HomeLearning CenterInside the Mind of the Most Powerful Woman in Europe

Inside the Mind of the Most Powerful Woman in Europe

This winter, as the E.U.’s top official worked around the clock in Brussels, she hoped for something unusual: that it would all be for nothing. It had been just over two years since Ursula von der Leyen became President of the European Commission, and with Russian troops massed along Ukraine’s borders, her job was to coordinate with E.U. member states on potential sanctions against Russia. “We were working day and night,” she says “but we hoped we’d never, ever use it.”

By then, the most powerful woman in Europe was used to living at the office. Her position doesn’t come with an official residence, and whenever she isn’t traveling for work or making rare trips home to see her family in Germany, von der Leyen sleeps in a 270-sq.-ft. room right by her desk. That unusual decision proved to be convenient when, 102 days into her term, the World Health Organization declared COVID-19 a pandemic in March 2020. It soon seemed like the E.U. might fall apart, with fierce disagreements over border closures and tense negotiations on an economic rescue package. “It was very much crisis mode,” she recalls.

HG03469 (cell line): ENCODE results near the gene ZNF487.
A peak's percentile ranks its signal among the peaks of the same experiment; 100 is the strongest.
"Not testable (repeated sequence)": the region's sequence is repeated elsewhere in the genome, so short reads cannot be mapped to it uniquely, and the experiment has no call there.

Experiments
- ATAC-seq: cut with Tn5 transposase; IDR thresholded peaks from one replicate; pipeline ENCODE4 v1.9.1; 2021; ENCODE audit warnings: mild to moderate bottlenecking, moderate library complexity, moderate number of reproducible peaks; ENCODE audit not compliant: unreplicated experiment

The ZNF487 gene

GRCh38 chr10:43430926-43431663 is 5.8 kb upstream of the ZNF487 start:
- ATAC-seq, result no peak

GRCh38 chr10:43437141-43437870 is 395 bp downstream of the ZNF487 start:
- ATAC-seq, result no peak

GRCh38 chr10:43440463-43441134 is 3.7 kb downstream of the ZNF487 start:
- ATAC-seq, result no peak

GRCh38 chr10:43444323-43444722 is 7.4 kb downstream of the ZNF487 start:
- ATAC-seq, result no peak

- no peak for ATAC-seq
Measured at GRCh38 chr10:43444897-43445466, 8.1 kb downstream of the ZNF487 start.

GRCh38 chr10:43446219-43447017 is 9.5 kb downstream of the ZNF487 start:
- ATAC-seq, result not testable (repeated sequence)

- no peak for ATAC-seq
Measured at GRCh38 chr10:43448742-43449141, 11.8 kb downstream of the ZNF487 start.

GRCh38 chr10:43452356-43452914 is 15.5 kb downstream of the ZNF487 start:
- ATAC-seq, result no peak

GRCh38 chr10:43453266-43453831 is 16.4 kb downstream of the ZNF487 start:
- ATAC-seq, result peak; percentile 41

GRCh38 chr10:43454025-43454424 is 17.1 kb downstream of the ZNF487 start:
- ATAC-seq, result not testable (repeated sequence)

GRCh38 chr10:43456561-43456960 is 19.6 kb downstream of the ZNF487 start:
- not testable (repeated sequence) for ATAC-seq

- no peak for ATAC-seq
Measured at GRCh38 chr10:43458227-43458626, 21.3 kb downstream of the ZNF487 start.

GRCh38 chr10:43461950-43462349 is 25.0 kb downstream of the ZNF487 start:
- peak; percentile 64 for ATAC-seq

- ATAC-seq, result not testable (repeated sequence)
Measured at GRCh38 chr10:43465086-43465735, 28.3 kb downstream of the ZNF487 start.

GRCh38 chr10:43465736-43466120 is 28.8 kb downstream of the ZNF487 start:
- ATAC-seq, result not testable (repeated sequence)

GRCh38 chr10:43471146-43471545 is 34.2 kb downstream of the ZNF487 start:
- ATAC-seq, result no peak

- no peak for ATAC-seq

It was hardly what von der Leyen was expecting when she became the first woman in history—and the first German in more than 50 years—to lead the European Commission. (The Commission functions as the E.U.’s executive branch but is also the sole body capable of proposing new laws.) The President’s day-to-day job is to get the College of Commissioners—the representatives of the 27 E.U. member states, taking in 477 million people—to agree on E.U. policy and budgets, and to propose legislation. When she took office in December 2019, her focus was on digital and green policies, as well as gender equality.

Instead, the agenda has been dominated by war and disease. Just as the pandemic was beginning to recede—Europe’s COVID-19 death toll now surpasses 2 million—the next crisis began, when Russia launched a full-scale invasion of Ukraine on Feb. 24. “It was a nightmare,” she says, “but we were prepared, and then we really could act rapidly.”


Read the findings here

Back to News